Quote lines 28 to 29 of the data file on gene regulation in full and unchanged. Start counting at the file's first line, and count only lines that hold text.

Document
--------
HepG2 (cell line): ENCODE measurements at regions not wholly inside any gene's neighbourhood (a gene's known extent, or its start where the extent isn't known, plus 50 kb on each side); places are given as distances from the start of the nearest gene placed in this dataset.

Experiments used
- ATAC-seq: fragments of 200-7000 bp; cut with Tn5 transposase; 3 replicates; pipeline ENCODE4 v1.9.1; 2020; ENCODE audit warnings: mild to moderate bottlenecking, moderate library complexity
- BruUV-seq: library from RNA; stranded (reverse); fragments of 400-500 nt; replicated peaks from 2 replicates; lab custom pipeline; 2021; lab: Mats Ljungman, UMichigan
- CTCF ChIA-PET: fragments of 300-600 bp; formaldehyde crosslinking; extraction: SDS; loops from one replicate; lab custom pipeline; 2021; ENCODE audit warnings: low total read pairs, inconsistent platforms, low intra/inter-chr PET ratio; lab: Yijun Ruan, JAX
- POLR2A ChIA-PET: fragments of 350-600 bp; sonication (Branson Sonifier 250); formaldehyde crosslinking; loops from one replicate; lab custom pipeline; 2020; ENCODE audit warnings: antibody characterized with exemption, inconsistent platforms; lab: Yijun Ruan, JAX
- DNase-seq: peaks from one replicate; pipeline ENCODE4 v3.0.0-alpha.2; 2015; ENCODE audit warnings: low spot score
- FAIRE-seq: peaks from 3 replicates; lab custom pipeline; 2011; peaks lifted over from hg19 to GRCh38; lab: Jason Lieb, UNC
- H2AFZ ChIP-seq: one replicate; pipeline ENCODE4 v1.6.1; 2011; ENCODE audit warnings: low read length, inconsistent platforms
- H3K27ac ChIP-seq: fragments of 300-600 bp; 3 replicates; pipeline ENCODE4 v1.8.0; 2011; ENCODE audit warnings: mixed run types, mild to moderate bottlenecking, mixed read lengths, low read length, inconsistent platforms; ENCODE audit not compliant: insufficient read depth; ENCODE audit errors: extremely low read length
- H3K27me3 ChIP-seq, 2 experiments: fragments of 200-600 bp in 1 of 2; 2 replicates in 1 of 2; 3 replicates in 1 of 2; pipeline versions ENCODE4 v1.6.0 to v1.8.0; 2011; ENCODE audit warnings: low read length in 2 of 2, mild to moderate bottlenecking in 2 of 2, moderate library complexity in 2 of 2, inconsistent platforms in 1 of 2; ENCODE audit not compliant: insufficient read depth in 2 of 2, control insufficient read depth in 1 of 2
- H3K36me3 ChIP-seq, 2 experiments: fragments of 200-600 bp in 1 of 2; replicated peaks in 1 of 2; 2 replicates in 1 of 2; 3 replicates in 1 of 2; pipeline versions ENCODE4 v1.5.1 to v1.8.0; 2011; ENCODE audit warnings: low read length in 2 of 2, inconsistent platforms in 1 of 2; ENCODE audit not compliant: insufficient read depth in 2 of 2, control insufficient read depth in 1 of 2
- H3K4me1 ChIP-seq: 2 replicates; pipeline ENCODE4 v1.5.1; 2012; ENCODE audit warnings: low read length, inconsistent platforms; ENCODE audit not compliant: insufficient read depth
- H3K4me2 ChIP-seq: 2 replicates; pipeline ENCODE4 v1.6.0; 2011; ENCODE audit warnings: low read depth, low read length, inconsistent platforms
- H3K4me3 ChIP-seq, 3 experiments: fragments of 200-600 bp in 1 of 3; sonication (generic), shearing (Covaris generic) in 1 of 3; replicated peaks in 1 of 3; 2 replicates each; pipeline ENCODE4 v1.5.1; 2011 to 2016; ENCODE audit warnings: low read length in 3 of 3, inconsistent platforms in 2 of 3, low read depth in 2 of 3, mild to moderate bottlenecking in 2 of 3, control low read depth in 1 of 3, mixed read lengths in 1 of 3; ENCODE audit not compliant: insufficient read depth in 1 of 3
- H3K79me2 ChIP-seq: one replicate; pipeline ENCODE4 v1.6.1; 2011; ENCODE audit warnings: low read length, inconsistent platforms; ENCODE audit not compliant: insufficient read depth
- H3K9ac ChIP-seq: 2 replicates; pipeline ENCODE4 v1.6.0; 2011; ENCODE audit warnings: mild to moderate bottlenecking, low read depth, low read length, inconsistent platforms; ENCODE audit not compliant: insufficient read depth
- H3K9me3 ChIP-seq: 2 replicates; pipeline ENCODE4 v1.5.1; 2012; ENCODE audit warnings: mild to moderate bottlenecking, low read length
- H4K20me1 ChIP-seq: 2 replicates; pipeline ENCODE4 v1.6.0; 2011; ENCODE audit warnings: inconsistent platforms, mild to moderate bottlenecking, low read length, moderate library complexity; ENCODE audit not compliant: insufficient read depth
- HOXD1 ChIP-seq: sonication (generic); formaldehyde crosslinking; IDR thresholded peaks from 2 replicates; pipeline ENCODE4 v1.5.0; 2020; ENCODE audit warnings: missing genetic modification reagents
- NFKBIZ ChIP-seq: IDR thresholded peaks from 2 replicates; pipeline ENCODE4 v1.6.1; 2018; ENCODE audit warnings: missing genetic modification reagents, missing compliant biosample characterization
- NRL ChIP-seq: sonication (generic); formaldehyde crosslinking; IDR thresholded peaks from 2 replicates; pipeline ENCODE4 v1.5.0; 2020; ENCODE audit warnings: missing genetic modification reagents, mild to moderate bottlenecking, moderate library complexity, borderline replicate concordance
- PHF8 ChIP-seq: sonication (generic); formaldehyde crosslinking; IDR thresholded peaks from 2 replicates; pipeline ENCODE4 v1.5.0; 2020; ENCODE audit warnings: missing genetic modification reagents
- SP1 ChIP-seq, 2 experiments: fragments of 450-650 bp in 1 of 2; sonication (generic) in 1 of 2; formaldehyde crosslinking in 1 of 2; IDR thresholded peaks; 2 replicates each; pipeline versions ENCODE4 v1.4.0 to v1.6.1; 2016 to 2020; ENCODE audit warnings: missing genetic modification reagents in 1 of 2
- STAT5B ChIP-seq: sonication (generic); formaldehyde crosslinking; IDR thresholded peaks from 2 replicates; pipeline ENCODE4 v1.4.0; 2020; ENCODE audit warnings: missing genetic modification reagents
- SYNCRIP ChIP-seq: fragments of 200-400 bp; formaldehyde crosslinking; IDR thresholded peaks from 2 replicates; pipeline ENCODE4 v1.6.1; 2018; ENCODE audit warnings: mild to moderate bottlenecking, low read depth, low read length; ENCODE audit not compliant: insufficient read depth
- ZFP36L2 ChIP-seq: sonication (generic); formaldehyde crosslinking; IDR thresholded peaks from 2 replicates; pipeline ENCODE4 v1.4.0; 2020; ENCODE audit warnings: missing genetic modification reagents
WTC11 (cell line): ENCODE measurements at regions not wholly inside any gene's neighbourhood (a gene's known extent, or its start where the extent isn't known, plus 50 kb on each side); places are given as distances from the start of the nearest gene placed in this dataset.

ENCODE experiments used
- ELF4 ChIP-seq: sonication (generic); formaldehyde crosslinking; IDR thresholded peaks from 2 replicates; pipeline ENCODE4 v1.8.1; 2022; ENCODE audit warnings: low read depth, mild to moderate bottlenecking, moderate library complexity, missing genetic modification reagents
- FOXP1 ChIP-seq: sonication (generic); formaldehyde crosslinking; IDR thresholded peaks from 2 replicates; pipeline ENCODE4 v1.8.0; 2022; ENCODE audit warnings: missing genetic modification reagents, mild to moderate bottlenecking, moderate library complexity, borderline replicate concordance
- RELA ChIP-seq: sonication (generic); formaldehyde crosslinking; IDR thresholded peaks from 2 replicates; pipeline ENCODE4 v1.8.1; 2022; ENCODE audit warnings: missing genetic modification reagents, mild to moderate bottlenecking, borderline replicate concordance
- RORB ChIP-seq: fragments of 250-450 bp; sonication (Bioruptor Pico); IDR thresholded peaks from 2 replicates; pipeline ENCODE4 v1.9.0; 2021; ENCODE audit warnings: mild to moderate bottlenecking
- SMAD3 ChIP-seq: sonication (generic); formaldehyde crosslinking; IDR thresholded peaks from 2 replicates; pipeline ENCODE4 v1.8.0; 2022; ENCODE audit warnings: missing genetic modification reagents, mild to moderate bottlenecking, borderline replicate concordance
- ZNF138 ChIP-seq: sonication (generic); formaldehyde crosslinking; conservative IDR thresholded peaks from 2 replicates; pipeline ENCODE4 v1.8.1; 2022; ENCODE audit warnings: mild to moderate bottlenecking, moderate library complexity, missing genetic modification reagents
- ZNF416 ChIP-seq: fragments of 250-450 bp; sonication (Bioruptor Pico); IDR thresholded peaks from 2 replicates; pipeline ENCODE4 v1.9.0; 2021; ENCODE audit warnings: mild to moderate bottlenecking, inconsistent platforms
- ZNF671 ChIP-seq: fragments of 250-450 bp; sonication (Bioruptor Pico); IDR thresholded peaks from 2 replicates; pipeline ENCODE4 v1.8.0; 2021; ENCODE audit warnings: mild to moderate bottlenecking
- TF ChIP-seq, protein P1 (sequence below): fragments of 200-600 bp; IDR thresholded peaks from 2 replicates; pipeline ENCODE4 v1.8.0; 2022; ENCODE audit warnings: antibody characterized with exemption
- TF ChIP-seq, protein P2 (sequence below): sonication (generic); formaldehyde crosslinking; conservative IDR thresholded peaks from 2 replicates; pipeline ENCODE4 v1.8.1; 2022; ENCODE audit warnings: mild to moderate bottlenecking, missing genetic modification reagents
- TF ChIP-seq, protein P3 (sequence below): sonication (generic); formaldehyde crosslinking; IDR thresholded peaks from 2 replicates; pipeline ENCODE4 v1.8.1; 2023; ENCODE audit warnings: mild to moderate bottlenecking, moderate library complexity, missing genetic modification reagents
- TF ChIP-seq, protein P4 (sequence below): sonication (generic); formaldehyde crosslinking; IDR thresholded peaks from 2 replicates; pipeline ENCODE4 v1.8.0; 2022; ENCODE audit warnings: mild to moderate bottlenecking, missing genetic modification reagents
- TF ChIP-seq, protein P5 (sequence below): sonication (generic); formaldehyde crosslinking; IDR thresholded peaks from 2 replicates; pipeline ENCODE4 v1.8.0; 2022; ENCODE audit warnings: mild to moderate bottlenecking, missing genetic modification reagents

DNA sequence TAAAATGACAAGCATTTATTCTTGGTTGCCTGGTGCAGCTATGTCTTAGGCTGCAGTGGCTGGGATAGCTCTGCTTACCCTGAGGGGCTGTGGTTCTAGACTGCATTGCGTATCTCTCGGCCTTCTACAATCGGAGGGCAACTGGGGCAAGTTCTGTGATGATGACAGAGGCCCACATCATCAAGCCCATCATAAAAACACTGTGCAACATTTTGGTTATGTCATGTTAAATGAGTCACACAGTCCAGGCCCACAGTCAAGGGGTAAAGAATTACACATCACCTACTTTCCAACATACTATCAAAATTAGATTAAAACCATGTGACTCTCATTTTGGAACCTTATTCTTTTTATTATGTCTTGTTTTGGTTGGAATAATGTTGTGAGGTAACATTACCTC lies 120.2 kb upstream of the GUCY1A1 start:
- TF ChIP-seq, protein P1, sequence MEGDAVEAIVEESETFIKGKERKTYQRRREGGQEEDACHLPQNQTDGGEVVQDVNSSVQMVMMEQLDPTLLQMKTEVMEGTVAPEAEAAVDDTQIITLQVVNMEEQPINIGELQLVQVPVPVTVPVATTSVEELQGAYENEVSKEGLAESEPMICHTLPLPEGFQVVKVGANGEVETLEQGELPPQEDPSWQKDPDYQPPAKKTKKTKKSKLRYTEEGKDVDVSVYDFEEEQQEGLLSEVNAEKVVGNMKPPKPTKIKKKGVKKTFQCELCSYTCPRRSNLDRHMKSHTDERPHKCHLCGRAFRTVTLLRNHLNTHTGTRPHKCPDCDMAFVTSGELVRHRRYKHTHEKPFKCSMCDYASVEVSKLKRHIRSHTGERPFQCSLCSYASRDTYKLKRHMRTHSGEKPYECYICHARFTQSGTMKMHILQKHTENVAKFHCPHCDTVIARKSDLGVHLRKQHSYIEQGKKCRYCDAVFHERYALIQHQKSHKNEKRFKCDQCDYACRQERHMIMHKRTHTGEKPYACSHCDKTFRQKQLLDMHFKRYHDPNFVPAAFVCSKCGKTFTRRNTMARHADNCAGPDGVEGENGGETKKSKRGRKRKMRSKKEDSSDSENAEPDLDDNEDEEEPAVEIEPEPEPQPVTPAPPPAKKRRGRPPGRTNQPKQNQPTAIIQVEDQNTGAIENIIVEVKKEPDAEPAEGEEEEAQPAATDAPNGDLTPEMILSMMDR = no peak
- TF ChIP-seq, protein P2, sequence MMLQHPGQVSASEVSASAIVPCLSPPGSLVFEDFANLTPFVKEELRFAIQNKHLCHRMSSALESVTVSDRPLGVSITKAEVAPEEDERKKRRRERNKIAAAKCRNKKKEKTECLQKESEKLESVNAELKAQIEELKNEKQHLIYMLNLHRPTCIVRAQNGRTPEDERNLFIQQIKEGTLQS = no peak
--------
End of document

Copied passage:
WTC11 (cell line): ENCODE measurements at regions not wholly inside any gene's neighbourhood (a gene's known extent, or its start where the extent isn't known, plus 50 kb on each side); places are given as distances from the start of the nearest gene placed in this dataset.

ENCODE experiments used